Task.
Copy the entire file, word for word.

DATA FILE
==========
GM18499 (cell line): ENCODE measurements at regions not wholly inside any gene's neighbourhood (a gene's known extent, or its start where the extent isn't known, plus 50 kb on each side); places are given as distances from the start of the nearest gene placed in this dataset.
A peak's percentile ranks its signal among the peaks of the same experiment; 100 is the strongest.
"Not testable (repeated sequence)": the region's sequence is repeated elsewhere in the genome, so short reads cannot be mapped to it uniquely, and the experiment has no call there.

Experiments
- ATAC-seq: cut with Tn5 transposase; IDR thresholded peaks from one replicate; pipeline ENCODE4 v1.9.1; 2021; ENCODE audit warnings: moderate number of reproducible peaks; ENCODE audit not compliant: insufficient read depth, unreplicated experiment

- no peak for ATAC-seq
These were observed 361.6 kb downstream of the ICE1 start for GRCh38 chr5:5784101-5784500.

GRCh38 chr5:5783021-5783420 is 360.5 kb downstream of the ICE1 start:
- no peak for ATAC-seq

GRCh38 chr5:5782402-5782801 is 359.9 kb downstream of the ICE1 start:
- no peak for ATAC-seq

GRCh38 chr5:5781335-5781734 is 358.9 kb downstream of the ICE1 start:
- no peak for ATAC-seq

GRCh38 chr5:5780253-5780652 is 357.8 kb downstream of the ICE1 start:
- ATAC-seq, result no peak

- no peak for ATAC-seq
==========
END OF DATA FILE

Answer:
GM18499 (cell line): ENCODE measurements at regions not wholly inside any gene's neighbourhood (a gene's known extent, or its start where the extent isn't known, plus 50 kb on each side); places are given as distances from the start of the nearest gene placed in this dataset.
A peak's percentile ranks its signal among the peaks of the same experiment; 100 is the strongest.
"Not testable (repeated sequence)": the region's sequence is repeated elsewhere in the genome, so short reads cannot be mapped to it uniquely, and the experiment has no call there.

Experiments
- ATAC-seq: cut with Tn5 transposase; IDR thresholded peaks from one replicate; pipeline ENCODE4 v1.9.1; 2021; ENCODE audit warnings: moderate number of reproducible peaks; ENCODE audit not compliant: insufficient read depth, unreplicated experiment

- no peak for ATAC-seq
These were observed 361.6 kb downstream of the ICE1 start for GRCh38 chr5:5784101-5784500.

GRCh38 chr5:5783021-5783420 is 360.5 kb downstream of the ICE1 start:
- no peak for ATAC-seq

GRCh38 chr5:5782402-5782801 is 359.9 kb downstream of the ICE1 start:
- no peak for ATAC-seq

GRCh38 chr5:5781335-5781734 is 358.9 kb downstream of the ICE1 start:
- no peak for ATAC-seq

GRCh38 chr5:5780253-5780652 is 357.8 kb downstream of the ICE1 start:
- ATAC-seq, result no peak

- no peak for ATAC-seq